Auction: 18002 - Orders, Decorations and Medals
'Remember, men, the eyes of Lancashire are watching you today!'
The battle cry of Lieutenant-Colonel W. MacCarthy O’Leary, commanding officer of the South Lancashire Regiment, before the decisive attack on Pieter's Hill on 27 February 1900
An impressive Boer War D.S.O. group of three awarded to Colonel R. H. Dempster-Hall, 1st Battalion, South Lancashire Regiment, who assumed command of the Battalion on the death of the gallant O'Leary at Pieter's Hill and led them throughout the remainder of the War
Distinguished Service Order, V.R., silver-gilt and enamel; Queen's South Africa 1899-1902, 5 clasps, Tugela Heights, Orange Free State, Relief of Ladysmith, Transvaal, Laing's Nek (Lt: Col: R. H. Hall, D.S.O., S. Lanc: R.); King's South Africa 1899-1902, 2 clasps, South Africa 1901, South Africa 1902 (Lt. Col. R. H. Hall, D.S.O., S. Lanc. R.), mounted cavalry-style as worn, good very fine
D.S.O. London Gazette 27 September 1901.
Reginald Hawkins Hall-Dempster was born in March 1854, son of Captain Henry Hall, 1st Madras Light Cavalry. Educated at Wellington and the Royal Military College, Sandhurst, Hall was commissioned Lieutenant in the South Lancashire Regiment in November 1873. Having served as Adjutant from January 1883-January 1888, he was promoted Captain, July 1883 and Major, March 1893.
Boer War - Command on Pieter's Hill
Hall landed in the Cape aboard the Canada on 20 December 1899, as second-in-command of the 1st Battalion to Lieutenant-Colonel William MacCarthy O’Leary. Present for the operations towards the Relief of Ladysmith, 17-24 January 1900, including Spion Kop and afterwards at Vaal Kranz, the decisive action on 27 February would see Hall take command of the Battalion.
In one of the final battles required to clear the path to Ladysmith, Conan Doyle takes up the story in The Great Boer War:
'Of the three Boer hills which had to be taken the nearest was now in the hands of the British. The furthest was that on which the Irish Brigade was still crouching, ready at any moment for a final spring which would take them over the few hundred yards which separated them from the trenches.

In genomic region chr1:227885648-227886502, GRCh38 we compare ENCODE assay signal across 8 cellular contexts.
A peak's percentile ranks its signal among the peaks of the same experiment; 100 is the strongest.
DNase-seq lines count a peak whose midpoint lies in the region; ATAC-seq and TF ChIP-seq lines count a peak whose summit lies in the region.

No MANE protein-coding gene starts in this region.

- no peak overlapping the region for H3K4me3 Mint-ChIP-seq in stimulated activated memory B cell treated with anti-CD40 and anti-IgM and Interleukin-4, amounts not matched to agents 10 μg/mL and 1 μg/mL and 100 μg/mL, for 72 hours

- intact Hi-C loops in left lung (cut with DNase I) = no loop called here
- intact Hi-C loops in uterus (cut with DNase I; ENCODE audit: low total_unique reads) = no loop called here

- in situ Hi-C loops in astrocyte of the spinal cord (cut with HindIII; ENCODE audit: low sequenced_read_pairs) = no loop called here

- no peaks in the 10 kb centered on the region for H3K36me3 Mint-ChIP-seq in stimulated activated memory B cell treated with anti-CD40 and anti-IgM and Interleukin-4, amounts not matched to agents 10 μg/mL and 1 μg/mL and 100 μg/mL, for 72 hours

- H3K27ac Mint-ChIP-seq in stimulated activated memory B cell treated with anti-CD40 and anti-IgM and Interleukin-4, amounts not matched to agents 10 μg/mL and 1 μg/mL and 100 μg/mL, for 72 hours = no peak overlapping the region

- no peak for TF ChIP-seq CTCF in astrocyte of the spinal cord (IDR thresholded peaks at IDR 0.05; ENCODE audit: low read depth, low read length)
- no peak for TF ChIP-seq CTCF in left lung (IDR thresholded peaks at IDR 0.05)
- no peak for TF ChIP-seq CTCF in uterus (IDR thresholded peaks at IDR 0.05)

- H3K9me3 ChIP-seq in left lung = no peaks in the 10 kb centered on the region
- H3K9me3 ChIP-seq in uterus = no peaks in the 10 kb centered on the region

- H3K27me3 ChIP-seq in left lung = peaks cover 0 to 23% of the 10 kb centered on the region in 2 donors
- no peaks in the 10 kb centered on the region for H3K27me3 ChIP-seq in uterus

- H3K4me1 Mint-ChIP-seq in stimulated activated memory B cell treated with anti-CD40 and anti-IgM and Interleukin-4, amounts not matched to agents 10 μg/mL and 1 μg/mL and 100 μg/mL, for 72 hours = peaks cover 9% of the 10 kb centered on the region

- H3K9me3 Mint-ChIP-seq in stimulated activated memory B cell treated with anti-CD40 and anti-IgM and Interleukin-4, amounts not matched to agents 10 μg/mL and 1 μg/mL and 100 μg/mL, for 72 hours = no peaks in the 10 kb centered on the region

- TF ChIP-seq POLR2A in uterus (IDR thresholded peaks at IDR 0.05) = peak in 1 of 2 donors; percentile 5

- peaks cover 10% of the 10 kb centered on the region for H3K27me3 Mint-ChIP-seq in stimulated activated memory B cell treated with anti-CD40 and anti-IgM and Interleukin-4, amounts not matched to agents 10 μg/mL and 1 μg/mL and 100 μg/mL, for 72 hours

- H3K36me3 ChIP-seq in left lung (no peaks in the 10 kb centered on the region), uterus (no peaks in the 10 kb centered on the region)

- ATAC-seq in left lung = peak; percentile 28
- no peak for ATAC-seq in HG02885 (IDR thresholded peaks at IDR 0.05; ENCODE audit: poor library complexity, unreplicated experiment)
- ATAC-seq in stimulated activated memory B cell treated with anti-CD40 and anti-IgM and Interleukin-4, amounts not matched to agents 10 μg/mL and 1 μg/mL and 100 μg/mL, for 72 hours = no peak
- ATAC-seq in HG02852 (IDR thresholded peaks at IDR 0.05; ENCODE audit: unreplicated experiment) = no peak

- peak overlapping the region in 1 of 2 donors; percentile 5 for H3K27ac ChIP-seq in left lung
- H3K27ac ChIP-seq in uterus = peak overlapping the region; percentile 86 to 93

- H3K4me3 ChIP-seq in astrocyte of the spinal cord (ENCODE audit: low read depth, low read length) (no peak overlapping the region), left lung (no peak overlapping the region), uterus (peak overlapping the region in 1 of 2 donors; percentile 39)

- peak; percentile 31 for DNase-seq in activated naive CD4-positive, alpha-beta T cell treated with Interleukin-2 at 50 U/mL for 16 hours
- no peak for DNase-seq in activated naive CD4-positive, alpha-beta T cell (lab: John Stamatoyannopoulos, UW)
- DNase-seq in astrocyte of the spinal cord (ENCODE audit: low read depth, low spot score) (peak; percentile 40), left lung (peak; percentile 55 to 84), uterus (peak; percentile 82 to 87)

Between the two intervened a central hill, as yet untouched. Could we carry this the while position would be ours. Now for the final effort! Turn every gun upon it, the guns of Monte Christo, the guns of Hlangwane! Turn every rifle upon it - the rifles of Barton's men, the rifles of Hart's men, the carbines of the distant cavalry! Scalp its crown with the machine-gun fire!
And now up with you, Lancashire men, Norcott's men! The summit or a glorious death, for beyond that hill your suffering comrades are waiting for you! Put every bullet and every man and all of fire and spirit that you are worth into this last hour; for if you fail now you have failed forever, and if you win, then when your hairs are white your blood will still run warm when you think of that morning's work. The long drama had drawn to an end, and one short day's work is to show what that end was to be.
But there was never a doubt of it. Hardly for one instant did the advance waver at any point of its extended line. It was the supreme instant of the Natal campaign, as, wave after wave, the long long lines of infantry went shimmering up the hill.
'Remember, men, the eyes of Lancashire are watching you,' cried the gallant MacCarthy O'Leary. The old 40th swept on, but his dead body marked the way which they had taken.'
So it was, at the point just short of victory that the command passed to Hall. He was to be commanding officer for the victory which Buller sent the telegraphic dispatch on 28 February stating 'The main position was magnificently carried out by the South Lancashire’s about sunset.'
Hall would command the Battalion until March 1901 and again from November 1901-May 1902. Awarded the D.S.O., which was sent from London to Lord Roberts in South Africa and presented by Lieutenant-General Littleton at Newcastle on 28 April 1902, Hall was also thrice 'mentioned' (London Gazettes 8 February & 10 September 1901, 29 July 1902, refer). Promoted Lieutenant-Colonel on 10 February 1904, he retired with the rank of Colonel on 3 August the same year, donating the famous painting of the Battle at Pieter's Hill by Private J. A. Lamb to the regiment. The painting to this day resides with The Duke of Lancaster's Regiment, Lancashire Infantry Museum, Preston. He assumed the name Dempster-Hall in 1918 via deed poll from his cousin, Miss Helen Hawkins-Dempster of Dunnichen. J.P. for County Forfar and a keen shot and golfer, Hall-Dempster died on 17 May 1922; sold with copied research.
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